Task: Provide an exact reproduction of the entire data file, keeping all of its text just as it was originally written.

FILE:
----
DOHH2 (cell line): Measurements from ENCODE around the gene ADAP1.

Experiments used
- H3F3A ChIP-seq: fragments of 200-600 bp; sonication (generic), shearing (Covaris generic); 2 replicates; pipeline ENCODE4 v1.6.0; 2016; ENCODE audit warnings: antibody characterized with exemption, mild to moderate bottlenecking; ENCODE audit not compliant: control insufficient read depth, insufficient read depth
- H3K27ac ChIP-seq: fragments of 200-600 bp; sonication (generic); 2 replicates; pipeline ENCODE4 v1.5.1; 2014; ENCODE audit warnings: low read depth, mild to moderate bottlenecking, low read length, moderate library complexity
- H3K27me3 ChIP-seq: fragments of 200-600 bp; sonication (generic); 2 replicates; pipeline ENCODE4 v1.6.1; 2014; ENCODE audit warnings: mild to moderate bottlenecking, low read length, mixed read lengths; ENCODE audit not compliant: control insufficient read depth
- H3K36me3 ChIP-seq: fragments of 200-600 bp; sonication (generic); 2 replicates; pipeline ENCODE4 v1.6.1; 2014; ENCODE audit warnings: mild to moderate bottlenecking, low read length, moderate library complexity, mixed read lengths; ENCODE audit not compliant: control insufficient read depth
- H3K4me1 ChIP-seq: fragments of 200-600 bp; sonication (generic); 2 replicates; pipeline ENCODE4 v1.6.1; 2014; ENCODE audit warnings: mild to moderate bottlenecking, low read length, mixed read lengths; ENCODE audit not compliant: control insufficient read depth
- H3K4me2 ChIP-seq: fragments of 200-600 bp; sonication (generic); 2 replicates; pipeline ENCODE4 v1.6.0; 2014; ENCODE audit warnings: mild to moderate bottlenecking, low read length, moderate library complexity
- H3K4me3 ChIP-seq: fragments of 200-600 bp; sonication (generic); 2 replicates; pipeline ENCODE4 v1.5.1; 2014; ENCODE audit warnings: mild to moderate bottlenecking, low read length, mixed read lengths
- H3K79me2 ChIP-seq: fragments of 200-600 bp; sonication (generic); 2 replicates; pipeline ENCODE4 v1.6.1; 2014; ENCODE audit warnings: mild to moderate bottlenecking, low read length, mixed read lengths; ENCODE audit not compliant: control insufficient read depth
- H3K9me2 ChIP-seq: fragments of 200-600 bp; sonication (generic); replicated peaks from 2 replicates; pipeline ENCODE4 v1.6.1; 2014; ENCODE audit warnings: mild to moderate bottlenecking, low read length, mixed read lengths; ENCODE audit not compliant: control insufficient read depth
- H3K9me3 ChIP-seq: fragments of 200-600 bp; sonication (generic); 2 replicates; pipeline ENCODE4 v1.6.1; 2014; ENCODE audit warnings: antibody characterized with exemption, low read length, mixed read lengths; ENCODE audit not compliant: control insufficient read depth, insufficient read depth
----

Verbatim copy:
DOHH2 (cell line): Measurements from ENCODE around the gene ADAP1.

Experiments used
- H3F3A ChIP-seq: fragments of 200-600 bp; sonication (generic), shearing (Covaris generic); 2 replicates; pipeline ENCODE4 v1.6.0; 2016; ENCODE audit warnings: antibody characterized with exemption, mild to moderate bottlenecking; ENCODE audit not compliant: control insufficient read depth, insufficient read depth
- H3K27ac ChIP-seq: fragments of 200-600 bp; sonication (generic); 2 replicates; pipeline ENCODE4 v1.5.1; 2014; ENCODE audit warnings: low read depth, mild to moderate bottlenecking, low read length, moderate library complexity
- H3K27me3 ChIP-seq: fragments of 200-600 bp; sonication (generic); 2 replicates; pipeline ENCODE4 v1.6.1; 2014; ENCODE audit warnings: mild to moderate bottlenecking, low read length, mixed read lengths; ENCODE audit not compliant: control insufficient read depth
- H3K36me3 ChIP-seq: fragments of 200-600 bp; sonication (generic); 2 replicates; pipeline ENCODE4 v1.6.1; 2014; ENCODE audit warnings: mild to moderate bottlenecking, low read length, moderate library complexity, mixed read lengths; ENCODE audit not compliant: control insufficient read depth
- H3K4me1 ChIP-seq: fragments of 200-600 bp; sonication (generic); 2 replicates; pipeline ENCODE4 v1.6.1; 2014; ENCODE audit warnings: mild to moderate bottlenecking, low read length, mixed read lengths; ENCODE audit not compliant: control insufficient read depth
- H3K4me2 ChIP-seq: fragments of 200-600 bp; sonication (generic); 2 replicates; pipeline ENCODE4 v1.6.0; 2014; ENCODE audit warnings: mild to moderate bottlenecking, low read length, moderate library complexity
- H3K4me3 ChIP-seq: fragments of 200-600 bp; sonication (generic); 2 replicates; pipeline ENCODE4 v1.5.1; 2014; ENCODE audit warnings: mild to moderate bottlenecking, low read length, mixed read lengths
- H3K79me2 ChIP-seq: fragments of 200-600 bp; sonication (generic); 2 replicates; pipeline ENCODE4 v1.6.1; 2014; ENCODE audit warnings: mild to moderate bottlenecking, low read length, mixed read lengths; ENCODE audit not compliant: control insufficient read depth
- H3K9me2 ChIP-seq: fragments of 200-600 bp; sonication (generic); replicated peaks from 2 replicates; pipeline ENCODE4 v1.6.1; 2014; ENCODE audit warnings: mild to moderate bottlenecking, low read length, mixed read lengths; ENCODE audit not compliant: control insufficient read depth
- H3K9me3 ChIP-seq: fragments of 200-600 bp; sonication (generic); 2 replicates; pipeline ENCODE4 v1.6.1; 2014; ENCODE audit warnings: antibody characterized with exemption, low read length, mixed read lengths; ENCODE audit not compliant: control insufficient read depth, insufficient read depth